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The Securities and Exchange Board of India (Sebi) is putting together a panel of about a dozen senior experts to take a fresh look at the foreign investment framework in the country.
Tentatively named the ‘Committee on rationalisation of investment routes and monitoring for foreign portfolio investments’, it will comprise officials from exchanges, banks, depositories, custodians and tax consultants, according to officials close to the development. The regulator has already written to some top companies in each of these segments, to depute officials with expertise in the area of foreign investments for the panel.
“The board had recently decided to implement the recommendations made by the Sinha panel in 2010. This committee, with experts from different walks, will take into account the operational issues and suggest a way forward for smooth implementation of the proposals,” said an official.
In its October board meeting, Sebi decided to take steps to implement the recommendations of the Working Group on Foreign Investment in India (WGFII). WGFII, itself an expert group headed by the then UTI MF chief, U K Sinha, who is now the chairman of Securities and Exchange Board of India (Sebi), had given its report in July 2010.
While WGFII had recommended a single-window policy for foreign investments, merging existing routes into one, the finance ministry took the opposite step, in January this year, of opening an additional route, called Qualified Foreign Investors (QFI). This route has not gained much traction despite international marketing and local hardsell by the finance ministry. The changes in North Block seem to have brought the WGFII report back into focus.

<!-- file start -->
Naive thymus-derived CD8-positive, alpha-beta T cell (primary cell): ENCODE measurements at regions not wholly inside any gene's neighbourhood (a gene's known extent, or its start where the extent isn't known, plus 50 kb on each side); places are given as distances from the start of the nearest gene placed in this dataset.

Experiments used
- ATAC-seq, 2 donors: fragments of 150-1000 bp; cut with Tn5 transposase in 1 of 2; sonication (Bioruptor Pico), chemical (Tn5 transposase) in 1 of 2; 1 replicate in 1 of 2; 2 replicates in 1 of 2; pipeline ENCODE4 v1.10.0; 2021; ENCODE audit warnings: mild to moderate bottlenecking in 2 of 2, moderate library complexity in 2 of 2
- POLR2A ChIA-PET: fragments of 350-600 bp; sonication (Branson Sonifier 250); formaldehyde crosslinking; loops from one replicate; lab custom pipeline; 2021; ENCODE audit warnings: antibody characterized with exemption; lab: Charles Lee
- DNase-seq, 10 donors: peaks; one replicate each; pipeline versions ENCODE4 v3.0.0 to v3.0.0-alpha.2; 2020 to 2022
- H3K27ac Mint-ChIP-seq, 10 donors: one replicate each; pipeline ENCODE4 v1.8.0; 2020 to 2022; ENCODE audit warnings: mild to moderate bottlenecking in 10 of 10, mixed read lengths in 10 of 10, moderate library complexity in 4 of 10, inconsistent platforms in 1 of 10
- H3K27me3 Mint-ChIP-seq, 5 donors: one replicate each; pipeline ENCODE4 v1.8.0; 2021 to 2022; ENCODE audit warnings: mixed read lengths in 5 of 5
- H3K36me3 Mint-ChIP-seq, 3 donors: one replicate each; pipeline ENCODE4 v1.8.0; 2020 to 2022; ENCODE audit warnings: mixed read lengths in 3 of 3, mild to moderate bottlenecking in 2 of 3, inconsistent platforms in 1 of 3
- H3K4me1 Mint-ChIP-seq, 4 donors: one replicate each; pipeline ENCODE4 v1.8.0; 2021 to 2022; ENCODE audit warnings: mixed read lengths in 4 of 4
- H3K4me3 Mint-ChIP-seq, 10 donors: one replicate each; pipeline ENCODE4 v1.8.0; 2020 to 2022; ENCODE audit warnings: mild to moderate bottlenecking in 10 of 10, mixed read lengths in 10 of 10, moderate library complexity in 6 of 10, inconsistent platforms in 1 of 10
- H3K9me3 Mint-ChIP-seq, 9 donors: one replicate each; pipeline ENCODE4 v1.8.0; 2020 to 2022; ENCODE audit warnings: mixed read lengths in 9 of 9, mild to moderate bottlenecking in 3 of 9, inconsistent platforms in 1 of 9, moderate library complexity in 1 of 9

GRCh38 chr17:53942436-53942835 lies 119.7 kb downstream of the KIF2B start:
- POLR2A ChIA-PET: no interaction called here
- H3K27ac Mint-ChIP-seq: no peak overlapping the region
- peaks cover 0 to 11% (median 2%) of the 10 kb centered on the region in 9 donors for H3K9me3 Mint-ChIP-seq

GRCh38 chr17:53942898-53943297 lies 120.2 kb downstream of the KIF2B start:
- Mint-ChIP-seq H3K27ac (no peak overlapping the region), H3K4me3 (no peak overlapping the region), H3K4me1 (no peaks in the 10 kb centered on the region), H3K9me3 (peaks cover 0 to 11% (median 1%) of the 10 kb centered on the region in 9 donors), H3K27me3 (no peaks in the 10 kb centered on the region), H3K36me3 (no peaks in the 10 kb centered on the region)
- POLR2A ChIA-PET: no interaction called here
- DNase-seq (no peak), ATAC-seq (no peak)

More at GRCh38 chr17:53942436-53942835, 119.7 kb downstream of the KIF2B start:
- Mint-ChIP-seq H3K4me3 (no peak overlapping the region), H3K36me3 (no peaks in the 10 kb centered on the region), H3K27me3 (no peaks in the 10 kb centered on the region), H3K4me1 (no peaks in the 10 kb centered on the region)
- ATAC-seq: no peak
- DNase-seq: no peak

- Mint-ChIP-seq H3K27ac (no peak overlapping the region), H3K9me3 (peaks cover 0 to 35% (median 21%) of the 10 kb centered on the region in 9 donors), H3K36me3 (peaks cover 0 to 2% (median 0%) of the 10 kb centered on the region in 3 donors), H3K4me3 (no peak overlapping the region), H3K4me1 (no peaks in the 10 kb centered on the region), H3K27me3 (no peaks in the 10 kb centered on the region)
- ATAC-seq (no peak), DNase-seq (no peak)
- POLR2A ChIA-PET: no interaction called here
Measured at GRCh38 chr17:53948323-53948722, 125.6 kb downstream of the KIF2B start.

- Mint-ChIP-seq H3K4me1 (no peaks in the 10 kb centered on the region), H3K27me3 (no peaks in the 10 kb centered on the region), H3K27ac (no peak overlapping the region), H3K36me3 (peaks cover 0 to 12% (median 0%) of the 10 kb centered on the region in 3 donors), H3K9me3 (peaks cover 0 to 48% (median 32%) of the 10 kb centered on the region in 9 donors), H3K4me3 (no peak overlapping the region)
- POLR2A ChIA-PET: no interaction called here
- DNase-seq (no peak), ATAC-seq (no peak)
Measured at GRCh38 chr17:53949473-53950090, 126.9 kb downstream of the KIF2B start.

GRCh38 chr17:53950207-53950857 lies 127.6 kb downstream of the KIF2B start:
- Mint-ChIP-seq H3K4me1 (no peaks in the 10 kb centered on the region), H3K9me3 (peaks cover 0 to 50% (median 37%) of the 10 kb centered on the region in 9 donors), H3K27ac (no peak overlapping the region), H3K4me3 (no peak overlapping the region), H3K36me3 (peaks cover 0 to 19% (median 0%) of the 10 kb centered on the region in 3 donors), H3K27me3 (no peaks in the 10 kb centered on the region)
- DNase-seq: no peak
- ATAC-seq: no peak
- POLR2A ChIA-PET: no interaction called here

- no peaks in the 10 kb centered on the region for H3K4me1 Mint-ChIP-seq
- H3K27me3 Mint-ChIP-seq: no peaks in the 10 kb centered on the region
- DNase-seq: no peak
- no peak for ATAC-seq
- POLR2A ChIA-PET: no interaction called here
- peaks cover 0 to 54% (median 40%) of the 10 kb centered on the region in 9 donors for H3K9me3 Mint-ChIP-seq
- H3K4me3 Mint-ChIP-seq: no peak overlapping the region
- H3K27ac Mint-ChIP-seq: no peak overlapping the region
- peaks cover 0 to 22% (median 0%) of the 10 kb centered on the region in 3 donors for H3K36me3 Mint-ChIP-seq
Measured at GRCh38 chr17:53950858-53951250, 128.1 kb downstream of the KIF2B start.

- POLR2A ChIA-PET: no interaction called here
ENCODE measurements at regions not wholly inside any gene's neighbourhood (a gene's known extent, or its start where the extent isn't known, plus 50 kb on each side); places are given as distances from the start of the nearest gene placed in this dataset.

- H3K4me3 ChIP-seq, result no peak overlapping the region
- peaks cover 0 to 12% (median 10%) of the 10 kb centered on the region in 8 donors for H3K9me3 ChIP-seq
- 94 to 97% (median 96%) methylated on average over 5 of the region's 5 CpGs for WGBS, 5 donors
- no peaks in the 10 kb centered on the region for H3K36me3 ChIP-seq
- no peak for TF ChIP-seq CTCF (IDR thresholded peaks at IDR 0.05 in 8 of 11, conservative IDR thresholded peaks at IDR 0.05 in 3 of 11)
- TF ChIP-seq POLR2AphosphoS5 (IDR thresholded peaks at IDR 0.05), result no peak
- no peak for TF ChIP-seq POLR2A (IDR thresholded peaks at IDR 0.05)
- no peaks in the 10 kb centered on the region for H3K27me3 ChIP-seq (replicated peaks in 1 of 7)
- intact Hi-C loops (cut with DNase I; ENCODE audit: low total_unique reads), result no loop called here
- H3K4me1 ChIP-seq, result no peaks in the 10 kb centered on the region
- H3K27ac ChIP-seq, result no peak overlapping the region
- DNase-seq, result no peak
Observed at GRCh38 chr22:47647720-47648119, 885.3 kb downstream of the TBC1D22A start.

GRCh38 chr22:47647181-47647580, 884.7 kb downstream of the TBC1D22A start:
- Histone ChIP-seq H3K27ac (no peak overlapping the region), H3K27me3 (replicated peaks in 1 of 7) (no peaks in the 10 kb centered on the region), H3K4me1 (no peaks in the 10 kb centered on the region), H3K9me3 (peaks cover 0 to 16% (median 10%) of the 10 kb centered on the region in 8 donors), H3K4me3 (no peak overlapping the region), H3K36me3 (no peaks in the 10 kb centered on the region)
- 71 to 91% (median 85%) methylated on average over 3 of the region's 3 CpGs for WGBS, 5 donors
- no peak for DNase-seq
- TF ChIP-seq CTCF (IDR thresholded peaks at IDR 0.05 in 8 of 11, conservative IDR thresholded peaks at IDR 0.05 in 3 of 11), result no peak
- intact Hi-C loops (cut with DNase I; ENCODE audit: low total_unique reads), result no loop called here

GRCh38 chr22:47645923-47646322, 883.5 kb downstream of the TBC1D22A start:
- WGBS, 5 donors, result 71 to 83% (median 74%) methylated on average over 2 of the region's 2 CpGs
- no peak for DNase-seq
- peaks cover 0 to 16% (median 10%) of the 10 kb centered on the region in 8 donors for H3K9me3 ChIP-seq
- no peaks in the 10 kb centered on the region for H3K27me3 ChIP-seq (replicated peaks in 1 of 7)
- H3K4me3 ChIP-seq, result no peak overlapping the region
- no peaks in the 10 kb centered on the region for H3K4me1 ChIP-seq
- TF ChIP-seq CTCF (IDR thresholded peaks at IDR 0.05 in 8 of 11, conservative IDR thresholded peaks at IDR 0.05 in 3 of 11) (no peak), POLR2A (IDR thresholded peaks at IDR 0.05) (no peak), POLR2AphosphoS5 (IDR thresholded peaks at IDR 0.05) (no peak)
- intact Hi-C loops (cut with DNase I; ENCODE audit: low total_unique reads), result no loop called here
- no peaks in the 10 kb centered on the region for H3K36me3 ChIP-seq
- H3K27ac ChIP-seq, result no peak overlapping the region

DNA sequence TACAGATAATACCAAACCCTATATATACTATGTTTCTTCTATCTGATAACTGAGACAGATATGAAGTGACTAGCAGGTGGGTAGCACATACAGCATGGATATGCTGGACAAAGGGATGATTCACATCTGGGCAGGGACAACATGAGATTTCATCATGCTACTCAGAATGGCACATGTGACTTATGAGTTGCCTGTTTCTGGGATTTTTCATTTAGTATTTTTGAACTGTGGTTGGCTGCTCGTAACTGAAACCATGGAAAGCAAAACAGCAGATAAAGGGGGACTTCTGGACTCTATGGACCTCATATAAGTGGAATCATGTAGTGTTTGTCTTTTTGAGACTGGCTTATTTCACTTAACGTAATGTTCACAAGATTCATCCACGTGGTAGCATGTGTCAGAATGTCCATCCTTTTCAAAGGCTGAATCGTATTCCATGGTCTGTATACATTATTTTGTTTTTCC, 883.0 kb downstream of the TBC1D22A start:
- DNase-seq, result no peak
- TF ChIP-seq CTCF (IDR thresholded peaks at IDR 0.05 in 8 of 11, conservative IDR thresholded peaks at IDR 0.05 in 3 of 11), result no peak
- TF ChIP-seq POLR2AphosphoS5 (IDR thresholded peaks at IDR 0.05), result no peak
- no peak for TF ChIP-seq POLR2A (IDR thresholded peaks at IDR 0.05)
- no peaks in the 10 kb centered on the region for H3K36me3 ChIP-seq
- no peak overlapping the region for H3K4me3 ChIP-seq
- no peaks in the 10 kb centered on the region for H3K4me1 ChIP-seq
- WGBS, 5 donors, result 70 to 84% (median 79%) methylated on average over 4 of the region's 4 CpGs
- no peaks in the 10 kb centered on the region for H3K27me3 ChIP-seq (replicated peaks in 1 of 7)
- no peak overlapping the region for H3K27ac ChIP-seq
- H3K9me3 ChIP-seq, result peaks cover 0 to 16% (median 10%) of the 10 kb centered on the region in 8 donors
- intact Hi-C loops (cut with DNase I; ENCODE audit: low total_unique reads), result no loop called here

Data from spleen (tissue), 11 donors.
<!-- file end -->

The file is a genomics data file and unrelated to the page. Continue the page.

The new Sebi panel will help draft guidelines and set the road map for implementation of the various proposals made by WGFII. It had recommended dissolution of various categories of investors such as FDI, FII, FVCI and NRI into a single window, called QFI (not to be confused with the current QFI), for portfolio investment in India.
The board meeting agenda published by Sebi showed it had received suggestions to look into regulations governing each of the investment modes, to make these seamless “while preserving precautionary features from the risk management perspective”.
The report had laid down guidelines for uniform treatment, recommending not to distinguish between foreign investors. Having a single window for portfolio investment in the country would bring more transparency and simplify the process for foreign investors, it said.
The committee had argued that having multiple classes was causing a lot of regulatory overlap and also creating uncertainty among foreign investors. While foreign direct investment (FDI) falls under the department of industrial policy and promotion, FIIs and FVCI investments were regulated by Sebi. The Reserve Bank of India also monitors all these flows and limits, as they have implications on forex reserves.
Market experts say bringing all the categories under a single umbrella could pose operational challenges and could clash with regulatory requirements like Know Your Customer and investment limits.
For instance, a separate limit of $1 billion has been created for QFI investment in corporate debt securities and debt schemes of Indian mutual funds. QFIs have been allowed to invest in MF debt schemes which invest in infrastructure debt up to a total ceiling of $3 billion, out of the total long-term corporate infrastructure limits of $25 billion.